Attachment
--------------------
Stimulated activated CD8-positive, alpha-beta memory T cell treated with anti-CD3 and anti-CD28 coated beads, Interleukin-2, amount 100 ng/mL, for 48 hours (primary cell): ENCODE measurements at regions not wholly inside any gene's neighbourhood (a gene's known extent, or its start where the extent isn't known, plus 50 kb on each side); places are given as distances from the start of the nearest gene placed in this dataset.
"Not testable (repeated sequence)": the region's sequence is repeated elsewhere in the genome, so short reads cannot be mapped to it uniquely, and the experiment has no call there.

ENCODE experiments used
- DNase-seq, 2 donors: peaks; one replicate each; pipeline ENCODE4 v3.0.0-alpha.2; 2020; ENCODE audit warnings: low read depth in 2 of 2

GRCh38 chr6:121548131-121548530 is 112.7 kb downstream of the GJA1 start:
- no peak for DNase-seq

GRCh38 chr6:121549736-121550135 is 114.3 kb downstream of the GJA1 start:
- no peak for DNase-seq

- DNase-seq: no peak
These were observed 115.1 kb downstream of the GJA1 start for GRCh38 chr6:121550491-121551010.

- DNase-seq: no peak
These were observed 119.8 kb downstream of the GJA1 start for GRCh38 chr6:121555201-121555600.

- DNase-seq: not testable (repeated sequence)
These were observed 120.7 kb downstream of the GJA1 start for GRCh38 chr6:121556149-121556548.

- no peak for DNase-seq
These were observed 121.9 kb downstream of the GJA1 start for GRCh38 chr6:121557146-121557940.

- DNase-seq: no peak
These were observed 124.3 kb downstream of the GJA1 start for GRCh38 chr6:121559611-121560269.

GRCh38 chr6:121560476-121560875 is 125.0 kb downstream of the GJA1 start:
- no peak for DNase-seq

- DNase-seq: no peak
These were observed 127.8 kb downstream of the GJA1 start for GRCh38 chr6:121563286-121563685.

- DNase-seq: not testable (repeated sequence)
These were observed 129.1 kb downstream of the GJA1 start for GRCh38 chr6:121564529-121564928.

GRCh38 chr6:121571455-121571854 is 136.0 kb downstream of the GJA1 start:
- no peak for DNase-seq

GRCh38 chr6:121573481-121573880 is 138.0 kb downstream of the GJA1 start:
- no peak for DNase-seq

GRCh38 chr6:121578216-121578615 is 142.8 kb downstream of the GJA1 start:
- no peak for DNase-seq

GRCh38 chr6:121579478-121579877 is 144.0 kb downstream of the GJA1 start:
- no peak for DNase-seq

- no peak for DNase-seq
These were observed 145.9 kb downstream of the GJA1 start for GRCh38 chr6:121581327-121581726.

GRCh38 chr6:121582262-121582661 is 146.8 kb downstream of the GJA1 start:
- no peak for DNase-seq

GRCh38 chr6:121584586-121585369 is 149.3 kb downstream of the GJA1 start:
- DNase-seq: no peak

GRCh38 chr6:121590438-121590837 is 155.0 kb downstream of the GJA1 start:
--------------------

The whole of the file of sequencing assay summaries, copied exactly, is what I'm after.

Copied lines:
Stimulated activated CD8-positive, alpha-beta memory T cell treated with anti-CD3 and anti-CD28 coated beads, Interleukin-2, amount 100 ng/mL, for 48 hours (primary cell): ENCODE measurements at regions not wholly inside any gene's neighbourhood (a gene's known extent, or its start where the extent isn't known, plus 50 kb on each side); places are given as distances from the start of the nearest gene placed in this dataset.
"Not testable (repeated sequence)": the region's sequence is repeated elsewhere in the genome, so short reads cannot be mapped to it uniquely, and the experiment has no call there.

ENCODE experiments used
- DNase-seq, 2 donors: peaks; one replicate each; pipeline ENCODE4 v3.0.0-alpha.2; 2020; ENCODE audit warnings: low read depth in 2 of 2

GRCh38 chr6:121548131-121548530 is 112.7 kb downstream of the GJA1 start:
- no peak for DNase-seq

GRCh38 chr6:121549736-121550135 is 114.3 kb downstream of the GJA1 start:
- no peak for DNase-seq

- DNase-seq: no peak
These were observed 115.1 kb downstream of the GJA1 start for GRCh38 chr6:121550491-121551010.

- DNase-seq: no peak
These were observed 119.8 kb downstream of the GJA1 start for GRCh38 chr6:121555201-121555600.

- DNase-seq: not testable (repeated sequence)
These were observed 120.7 kb downstream of the GJA1 start for GRCh38 chr6:121556149-121556548.

- no peak for DNase-seq
These were observed 121.9 kb downstream of the GJA1 start for GRCh38 chr6:121557146-121557940.

- DNase-seq: no peak
These were observed 124.3 kb downstream of the GJA1 start for GRCh38 chr6:121559611-121560269.

GRCh38 chr6:121560476-121560875 is 125.0 kb downstream of the GJA1 start:
- no peak for DNase-seq

- DNase-seq: no peak
These were observed 127.8 kb downstream of the GJA1 start for GRCh38 chr6:121563286-121563685.

- DNase-seq: not testable (repeated sequence)
These were observed 129.1 kb downstream of the GJA1 start for GRCh38 chr6:121564529-121564928.

GRCh38 chr6:121571455-121571854 is 136.0 kb downstream of the GJA1 start:
- no peak for DNase-seq

GRCh38 chr6:121573481-121573880 is 138.0 kb downstream of the GJA1 start:
- no peak for DNase-seq

GRCh38 chr6:121578216-121578615 is 142.8 kb downstream of the GJA1 start:
- no peak for DNase-seq

GRCh38 chr6:121579478-121579877 is 144.0 kb downstream of the GJA1 start:
- no peak for DNase-seq

- no peak for DNase-seq
These were observed 145.9 kb downstream of the GJA1 start for GRCh38 chr6:121581327-121581726.

GRCh38 chr6:121582262-121582661 is 146.8 kb downstream of the GJA1 start:
- no peak for DNase-seq

GRCh38 chr6:121584586-121585369 is 149.3 kb downstream of the GJA1 start:
- DNase-seq: no peak

GRCh38 chr6:121590438-121590837 is 155.0 kb downstream of the GJA1 start: